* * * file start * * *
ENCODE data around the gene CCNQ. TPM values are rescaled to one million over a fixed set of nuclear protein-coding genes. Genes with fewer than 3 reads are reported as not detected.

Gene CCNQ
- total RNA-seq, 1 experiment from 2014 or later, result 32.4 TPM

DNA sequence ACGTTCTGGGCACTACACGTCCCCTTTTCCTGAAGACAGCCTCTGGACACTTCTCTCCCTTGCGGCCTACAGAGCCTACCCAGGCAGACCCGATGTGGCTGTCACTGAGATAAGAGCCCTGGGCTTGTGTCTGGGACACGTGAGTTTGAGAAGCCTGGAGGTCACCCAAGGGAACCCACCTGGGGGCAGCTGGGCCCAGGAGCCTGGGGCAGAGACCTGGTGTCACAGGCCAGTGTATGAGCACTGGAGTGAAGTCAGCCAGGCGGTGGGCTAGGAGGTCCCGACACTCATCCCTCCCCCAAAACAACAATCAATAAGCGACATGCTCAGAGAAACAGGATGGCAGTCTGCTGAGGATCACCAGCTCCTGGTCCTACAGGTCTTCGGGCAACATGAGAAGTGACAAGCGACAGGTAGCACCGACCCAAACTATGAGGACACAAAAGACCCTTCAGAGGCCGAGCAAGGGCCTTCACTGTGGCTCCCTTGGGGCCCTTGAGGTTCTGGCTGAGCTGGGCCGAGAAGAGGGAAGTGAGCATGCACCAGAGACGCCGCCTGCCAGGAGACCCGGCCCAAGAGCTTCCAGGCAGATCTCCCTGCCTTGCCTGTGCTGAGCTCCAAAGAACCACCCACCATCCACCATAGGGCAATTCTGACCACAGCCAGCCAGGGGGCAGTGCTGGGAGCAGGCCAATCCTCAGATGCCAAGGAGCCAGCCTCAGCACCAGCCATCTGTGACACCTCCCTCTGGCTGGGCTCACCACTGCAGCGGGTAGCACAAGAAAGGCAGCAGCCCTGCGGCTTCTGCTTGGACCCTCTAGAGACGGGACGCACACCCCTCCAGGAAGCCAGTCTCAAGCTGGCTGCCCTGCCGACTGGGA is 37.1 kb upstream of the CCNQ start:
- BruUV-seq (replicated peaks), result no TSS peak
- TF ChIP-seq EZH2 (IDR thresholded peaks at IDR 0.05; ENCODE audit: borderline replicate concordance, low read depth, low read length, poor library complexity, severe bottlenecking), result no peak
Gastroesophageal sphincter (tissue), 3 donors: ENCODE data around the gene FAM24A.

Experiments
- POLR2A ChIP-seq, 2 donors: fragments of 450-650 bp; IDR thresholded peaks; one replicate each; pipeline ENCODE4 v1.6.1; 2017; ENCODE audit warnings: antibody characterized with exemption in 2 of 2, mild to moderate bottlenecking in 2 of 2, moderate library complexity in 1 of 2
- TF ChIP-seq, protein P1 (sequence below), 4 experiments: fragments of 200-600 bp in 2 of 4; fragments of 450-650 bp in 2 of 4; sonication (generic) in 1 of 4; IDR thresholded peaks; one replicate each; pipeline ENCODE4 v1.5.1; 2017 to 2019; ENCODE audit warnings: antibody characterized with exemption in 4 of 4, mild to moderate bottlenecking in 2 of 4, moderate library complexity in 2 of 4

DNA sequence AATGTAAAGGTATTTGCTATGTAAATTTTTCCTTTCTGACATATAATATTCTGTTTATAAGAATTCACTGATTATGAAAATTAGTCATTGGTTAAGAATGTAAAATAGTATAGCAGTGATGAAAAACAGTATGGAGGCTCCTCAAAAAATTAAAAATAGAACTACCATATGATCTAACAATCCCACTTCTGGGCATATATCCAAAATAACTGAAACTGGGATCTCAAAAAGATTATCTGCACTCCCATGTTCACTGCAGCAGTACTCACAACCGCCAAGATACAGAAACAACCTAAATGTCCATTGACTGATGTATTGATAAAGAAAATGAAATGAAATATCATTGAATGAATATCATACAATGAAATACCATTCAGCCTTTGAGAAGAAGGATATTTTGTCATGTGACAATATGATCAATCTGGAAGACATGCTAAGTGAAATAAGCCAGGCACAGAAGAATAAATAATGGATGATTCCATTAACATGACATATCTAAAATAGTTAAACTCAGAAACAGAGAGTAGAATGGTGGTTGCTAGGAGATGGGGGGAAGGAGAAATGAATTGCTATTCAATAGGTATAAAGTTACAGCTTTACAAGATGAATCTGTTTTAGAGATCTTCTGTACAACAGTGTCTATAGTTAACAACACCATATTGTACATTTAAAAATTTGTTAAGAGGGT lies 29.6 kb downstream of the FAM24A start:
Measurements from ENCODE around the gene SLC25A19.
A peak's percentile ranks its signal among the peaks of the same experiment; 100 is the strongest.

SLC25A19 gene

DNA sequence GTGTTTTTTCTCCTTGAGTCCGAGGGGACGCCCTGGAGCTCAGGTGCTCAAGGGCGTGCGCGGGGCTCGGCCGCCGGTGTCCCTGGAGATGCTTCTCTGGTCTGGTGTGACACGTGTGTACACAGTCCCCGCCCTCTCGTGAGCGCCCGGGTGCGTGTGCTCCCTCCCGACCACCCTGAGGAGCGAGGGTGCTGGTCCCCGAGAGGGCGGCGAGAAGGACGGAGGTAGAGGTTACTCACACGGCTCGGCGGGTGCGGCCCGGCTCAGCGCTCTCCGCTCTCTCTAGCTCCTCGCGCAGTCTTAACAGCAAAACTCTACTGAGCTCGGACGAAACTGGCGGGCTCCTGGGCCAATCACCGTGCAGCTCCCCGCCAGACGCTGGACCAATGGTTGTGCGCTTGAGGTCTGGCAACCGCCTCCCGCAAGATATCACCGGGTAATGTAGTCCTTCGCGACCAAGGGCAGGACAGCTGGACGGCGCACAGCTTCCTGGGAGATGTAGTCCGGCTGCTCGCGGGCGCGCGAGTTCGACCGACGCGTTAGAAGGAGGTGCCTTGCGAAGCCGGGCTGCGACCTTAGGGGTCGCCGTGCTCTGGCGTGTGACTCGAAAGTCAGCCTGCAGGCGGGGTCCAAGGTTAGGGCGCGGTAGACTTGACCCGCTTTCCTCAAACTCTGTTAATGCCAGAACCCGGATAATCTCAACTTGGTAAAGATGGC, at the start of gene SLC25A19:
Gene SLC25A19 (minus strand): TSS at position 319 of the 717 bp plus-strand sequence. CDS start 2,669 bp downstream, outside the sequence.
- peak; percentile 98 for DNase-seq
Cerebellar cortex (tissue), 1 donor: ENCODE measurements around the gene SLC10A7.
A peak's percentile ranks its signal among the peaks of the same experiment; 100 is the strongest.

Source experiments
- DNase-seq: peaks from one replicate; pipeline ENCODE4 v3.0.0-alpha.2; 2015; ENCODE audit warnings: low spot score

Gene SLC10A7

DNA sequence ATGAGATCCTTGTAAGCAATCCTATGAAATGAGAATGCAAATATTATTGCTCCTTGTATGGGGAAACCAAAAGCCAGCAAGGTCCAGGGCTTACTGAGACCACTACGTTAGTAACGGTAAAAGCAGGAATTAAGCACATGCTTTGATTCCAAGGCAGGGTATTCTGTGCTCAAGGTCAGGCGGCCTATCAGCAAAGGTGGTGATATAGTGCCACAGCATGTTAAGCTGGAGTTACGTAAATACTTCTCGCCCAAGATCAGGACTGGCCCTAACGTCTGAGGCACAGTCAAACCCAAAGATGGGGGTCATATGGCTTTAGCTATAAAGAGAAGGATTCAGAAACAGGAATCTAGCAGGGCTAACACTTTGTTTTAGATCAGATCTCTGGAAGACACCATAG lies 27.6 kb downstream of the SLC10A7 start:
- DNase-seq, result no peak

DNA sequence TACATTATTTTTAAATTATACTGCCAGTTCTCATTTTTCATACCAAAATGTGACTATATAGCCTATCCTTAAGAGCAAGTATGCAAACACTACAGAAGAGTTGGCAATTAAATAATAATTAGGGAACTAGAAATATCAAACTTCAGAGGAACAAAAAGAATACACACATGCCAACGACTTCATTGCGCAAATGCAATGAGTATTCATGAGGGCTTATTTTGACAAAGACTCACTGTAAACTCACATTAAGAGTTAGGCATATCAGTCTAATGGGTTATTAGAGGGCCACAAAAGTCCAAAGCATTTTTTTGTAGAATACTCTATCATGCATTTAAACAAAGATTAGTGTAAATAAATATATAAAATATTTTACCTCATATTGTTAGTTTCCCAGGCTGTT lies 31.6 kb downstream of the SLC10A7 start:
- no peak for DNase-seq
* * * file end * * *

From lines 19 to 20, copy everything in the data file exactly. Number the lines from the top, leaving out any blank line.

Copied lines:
A peak's percentile ranks its signal among the peaks of the same experiment; 100 is the strongest.

Source experiments